I was discussing with Sheroy about persistence frameworks and the need for O/R mappers in Enterprise applications. We were talking about Hibernate and how it is being incorporated in EJB3 specs. The conversation then (naturally ??) shifted towards OODBs. There seems to be quite a few advantages of OODBs.
The most significant advantage of OODBs is that we eliminate the need of a separate data model. The data model just reflects your object model. Most modern Enterprise Applications have different object models and data models, and an O/R mapper to map the objects to rows in the database. This adds another layer of complexity to an already existing complex system, at a substantial cost. An OODB eliminates the need for this layer altogether.
If your application uses an RDB and you must reconstruct an object from data in the database, you frequently have to perform multiple queries. These queries could result in serious performance bottlenecks if not written efficiently. Constructing Objects from OODB records is straightforward. Another advantage with OODBs is that we don't require a separate query language like SQL. All the queries can be written in the OO language itself.
If OODBs have all these advantages, why are we then stuck with RDBs yet ?? Here are a few reasons that I could think of -
RDB is a proven technology which has lasted the test of time. From legacy systems written in COBOL, to applications written in Java/C# interface with RDBs. This allows the us to change the application technology to enhance scalability, performance and security and still use the same data model. This is a significant advantage, since the persistent data is considered to be the vital part of an application. OODBs on the other hand, tie us to a specific programming paradigm (and possibly to a particular OO Language) .
OODBs are an excellent tool for storing and retrieving objects. Most applications do not always load objects. Rather, there will be times when we need to search by ranges, patterns, and fuzzy criteria spanning objects that do not have obvious relationships. OODBs may not provide adequate support to such ad hoc queries.
All said and done, I think OODBs are a great way of working with data, and definitely worth a closer look.

Thursday, March 17, 2005


Photography is my latest craze. I have developed an interest for digital photography ever since I got my Canon A75 a few months ago. Although, this camera doesn’t have SLR like features, it’s good enough for beginners like me to get started on photography. Once I get really good at the art of photography, I hope to buy the Canon Digital Rebel (EOS 300D) or the Nikon 70D or some other Digital SLR….
I have been playing around with Adobe Photoshop for a couple of weeks now. It’s probably the best piece of software that I’ve ever used. The number of tools available is simply mind-boggling. I have never really used GIMP, but I am told that GIMP supports quite a lot of features that Photoshop currently provides. Guess, I’d be experimenting with GIMP sometime soon.
I have uploaded a few shots that I have taken at . I have also uploaded a few Photoshop effects that I’ve experimented with. Hope to update it as frequently as possible. Feedback/Criticism is welcome.

Thursday, March 03, 2005

Bad usage of instanceof

If ( Object instanceof ClassA || Object instanceof ClassB){
// do something

I have come across such code in many applications. Why would developers write such horrendous code? It clearly beats the whole purpose of polymorphism, doesn’t it?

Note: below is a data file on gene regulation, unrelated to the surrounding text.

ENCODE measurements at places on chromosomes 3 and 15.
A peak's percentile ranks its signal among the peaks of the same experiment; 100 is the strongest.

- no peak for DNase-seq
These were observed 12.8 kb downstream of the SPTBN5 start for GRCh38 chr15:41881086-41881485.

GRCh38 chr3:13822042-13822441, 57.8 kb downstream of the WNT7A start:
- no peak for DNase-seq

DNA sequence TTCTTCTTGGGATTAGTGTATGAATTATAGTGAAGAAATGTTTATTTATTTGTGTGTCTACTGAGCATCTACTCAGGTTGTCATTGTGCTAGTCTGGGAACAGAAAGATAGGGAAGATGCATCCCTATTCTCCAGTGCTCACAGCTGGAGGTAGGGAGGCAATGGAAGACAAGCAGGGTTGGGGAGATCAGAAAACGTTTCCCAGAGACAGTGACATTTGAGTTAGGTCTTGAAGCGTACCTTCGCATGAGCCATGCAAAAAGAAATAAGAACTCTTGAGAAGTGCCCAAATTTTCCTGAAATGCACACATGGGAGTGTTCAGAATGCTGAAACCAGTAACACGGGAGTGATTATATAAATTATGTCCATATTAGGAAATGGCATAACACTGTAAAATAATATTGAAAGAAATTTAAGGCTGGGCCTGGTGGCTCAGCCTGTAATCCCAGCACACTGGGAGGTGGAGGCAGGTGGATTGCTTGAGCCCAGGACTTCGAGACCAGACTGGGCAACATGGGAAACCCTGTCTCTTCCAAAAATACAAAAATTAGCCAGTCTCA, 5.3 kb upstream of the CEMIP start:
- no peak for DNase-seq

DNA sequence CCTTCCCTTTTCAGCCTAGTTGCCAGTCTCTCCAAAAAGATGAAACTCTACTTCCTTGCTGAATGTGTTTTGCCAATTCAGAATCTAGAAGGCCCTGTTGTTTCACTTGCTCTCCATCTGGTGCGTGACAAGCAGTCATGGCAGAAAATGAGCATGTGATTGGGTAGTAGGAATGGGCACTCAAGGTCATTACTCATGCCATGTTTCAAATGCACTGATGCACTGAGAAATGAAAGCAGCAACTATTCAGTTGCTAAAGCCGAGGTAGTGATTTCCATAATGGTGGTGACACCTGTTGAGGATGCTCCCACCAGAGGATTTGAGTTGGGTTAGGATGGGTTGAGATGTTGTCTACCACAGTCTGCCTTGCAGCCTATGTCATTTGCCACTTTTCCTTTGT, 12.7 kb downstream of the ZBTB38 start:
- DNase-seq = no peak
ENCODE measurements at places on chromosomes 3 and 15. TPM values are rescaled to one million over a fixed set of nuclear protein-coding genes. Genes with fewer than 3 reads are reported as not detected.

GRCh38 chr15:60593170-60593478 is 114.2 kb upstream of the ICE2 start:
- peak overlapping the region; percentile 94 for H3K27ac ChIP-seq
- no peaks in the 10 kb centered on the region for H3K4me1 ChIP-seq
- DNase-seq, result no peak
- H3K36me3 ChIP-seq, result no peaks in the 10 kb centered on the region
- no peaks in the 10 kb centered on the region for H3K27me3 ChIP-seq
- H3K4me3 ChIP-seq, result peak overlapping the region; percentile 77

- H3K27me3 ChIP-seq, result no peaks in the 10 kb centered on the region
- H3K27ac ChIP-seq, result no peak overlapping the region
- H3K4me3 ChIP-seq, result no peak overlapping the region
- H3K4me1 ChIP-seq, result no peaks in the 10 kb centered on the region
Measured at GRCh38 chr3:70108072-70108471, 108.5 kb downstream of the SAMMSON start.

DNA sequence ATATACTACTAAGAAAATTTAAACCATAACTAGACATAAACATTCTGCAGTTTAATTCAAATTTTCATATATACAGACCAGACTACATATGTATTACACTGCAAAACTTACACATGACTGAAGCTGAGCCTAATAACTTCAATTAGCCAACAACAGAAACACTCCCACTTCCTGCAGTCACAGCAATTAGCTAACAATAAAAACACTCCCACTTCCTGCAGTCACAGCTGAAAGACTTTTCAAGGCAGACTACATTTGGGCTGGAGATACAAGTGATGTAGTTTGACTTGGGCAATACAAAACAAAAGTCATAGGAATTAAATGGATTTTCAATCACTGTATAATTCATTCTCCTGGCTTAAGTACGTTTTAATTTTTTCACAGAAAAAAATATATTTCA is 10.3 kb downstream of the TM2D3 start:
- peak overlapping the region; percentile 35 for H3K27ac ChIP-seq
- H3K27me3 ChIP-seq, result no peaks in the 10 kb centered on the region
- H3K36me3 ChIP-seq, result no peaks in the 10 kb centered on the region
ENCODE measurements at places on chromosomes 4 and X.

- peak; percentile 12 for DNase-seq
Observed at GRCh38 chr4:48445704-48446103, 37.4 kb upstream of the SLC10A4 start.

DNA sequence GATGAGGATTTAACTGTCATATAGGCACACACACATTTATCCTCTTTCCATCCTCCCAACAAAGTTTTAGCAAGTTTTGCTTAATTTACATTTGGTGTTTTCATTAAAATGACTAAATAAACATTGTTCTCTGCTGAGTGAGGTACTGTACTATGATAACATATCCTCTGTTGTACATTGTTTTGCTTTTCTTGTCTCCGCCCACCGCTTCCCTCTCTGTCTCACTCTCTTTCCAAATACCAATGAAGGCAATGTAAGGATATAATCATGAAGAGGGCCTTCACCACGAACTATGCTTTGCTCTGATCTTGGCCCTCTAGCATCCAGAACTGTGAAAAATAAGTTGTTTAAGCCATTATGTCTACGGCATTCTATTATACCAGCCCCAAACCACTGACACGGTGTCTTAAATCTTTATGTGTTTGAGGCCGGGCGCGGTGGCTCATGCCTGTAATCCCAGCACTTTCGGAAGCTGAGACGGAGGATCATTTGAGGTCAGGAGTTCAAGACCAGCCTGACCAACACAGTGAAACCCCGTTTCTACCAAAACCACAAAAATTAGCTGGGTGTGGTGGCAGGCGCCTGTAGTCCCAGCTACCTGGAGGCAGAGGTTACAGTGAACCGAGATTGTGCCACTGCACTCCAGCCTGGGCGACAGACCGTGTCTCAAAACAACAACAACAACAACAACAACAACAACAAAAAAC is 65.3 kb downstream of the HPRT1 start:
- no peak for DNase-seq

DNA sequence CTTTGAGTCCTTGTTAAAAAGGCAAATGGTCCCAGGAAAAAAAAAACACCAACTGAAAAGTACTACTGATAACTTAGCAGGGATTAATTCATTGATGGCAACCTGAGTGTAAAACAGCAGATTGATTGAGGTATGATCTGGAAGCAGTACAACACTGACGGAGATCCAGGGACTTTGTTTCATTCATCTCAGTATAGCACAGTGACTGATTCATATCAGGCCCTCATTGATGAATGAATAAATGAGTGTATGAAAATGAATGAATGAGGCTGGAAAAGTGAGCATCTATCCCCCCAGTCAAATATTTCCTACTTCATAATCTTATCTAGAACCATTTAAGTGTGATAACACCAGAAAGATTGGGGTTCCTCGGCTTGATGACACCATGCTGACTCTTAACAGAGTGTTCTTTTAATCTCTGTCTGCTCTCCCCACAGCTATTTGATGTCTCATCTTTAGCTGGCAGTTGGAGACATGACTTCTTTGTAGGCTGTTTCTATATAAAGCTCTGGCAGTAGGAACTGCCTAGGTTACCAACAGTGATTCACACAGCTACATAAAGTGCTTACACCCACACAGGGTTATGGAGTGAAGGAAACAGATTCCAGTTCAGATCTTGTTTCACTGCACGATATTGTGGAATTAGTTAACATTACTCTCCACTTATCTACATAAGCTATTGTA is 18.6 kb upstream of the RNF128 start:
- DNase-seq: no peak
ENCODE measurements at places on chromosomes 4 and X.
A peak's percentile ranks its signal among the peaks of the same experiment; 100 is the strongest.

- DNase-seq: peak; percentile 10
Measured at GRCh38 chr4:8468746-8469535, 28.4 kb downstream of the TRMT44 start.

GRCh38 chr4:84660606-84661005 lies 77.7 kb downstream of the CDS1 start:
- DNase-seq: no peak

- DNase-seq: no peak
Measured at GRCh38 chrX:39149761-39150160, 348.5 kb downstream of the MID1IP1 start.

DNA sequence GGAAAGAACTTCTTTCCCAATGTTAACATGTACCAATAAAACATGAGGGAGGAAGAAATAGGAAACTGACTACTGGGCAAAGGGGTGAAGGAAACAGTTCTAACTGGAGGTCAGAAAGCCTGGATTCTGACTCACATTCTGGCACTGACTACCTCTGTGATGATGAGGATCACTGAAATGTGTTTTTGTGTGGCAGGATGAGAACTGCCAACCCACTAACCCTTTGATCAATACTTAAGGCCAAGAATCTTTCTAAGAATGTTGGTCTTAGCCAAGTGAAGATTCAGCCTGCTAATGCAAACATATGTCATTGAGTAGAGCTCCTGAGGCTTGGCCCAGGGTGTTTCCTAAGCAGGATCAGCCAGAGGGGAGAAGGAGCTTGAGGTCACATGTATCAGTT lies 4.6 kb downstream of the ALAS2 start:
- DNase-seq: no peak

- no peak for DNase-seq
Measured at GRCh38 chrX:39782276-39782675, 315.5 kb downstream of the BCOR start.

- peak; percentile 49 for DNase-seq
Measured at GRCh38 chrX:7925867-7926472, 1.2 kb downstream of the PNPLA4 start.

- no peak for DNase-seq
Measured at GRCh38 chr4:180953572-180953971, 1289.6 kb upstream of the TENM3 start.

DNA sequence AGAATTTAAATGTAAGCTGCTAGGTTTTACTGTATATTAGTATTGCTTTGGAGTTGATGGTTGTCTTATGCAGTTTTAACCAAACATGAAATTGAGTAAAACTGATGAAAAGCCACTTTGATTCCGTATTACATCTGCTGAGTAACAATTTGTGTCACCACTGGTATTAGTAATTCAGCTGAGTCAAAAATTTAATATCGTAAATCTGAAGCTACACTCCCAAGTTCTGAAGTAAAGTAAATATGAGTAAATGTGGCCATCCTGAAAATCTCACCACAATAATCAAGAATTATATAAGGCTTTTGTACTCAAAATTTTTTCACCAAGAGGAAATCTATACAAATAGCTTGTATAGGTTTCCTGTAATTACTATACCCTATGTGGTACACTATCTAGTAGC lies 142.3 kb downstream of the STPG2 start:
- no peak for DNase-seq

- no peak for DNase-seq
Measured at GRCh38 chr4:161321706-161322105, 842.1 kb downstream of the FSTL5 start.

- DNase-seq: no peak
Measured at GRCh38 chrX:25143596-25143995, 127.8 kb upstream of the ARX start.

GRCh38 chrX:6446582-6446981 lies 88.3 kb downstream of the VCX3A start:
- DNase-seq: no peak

Consider ClassA, ClassB and ClassC implement an interface (say InterfaceA). Wouldn’t the code look more elegant if we add a method to InterfaceA (say doSomething()), implement the method in ClassA and ClassB and provide a dummy implementation in ClassC. Then, the code would look like


The problem with this approach occurs when there are too many implementations of InterfaceA and only a few of them need to implement the method doSomething(). In such a case we could create an Abstract class (say AbstractClassA) which provides a default implementation of the method doSomething(), and override the method only in those few classes. I really think this would be a more elegant solution.

Having said all that, I fail to understand why the instanceof operator was provided in the first place!! Is it only to promote short term hacks like this??

Thursday, February 17, 2005

Mac at first sight

Last weekend Rajesh had got his new Mac G5 to the office. It was simply superb, to say the least. Karthik and I used the machine for sometime and we were totally bowled over by the features. This was the first time I was using a Mac. I have seen the ibook and the Powerbook, but never really played around with them. This was my first shot at it. In one of my previous posts, I had mentioned that Microsoft was “arguably” the best UI designer. I couldn’t be more wrong!! The UI of the Mac OS simply rocks. It’s a lot more responsive and has tons of visual effects. Also, there’s the familiar bash shell for the console freaks.

We were looking through the hardware configuration of the machine when suddenly something called AirPort caught my attention. Guess what that is! It’s the wireless port! Come to think of it, the name actually makes a lot of sense, doesn’t it?

There’s one thing I dislike about the Mac though. It comes with a single button mouse!! To right click, you need to hold the command key and click. Also there’s no scroll wheel !! The right mouse button and the scroll wheel makes life so much more convenient while using a PC. What were those Mac designers thinking?? It’s like giving the next generation computer with a 20th century mouse.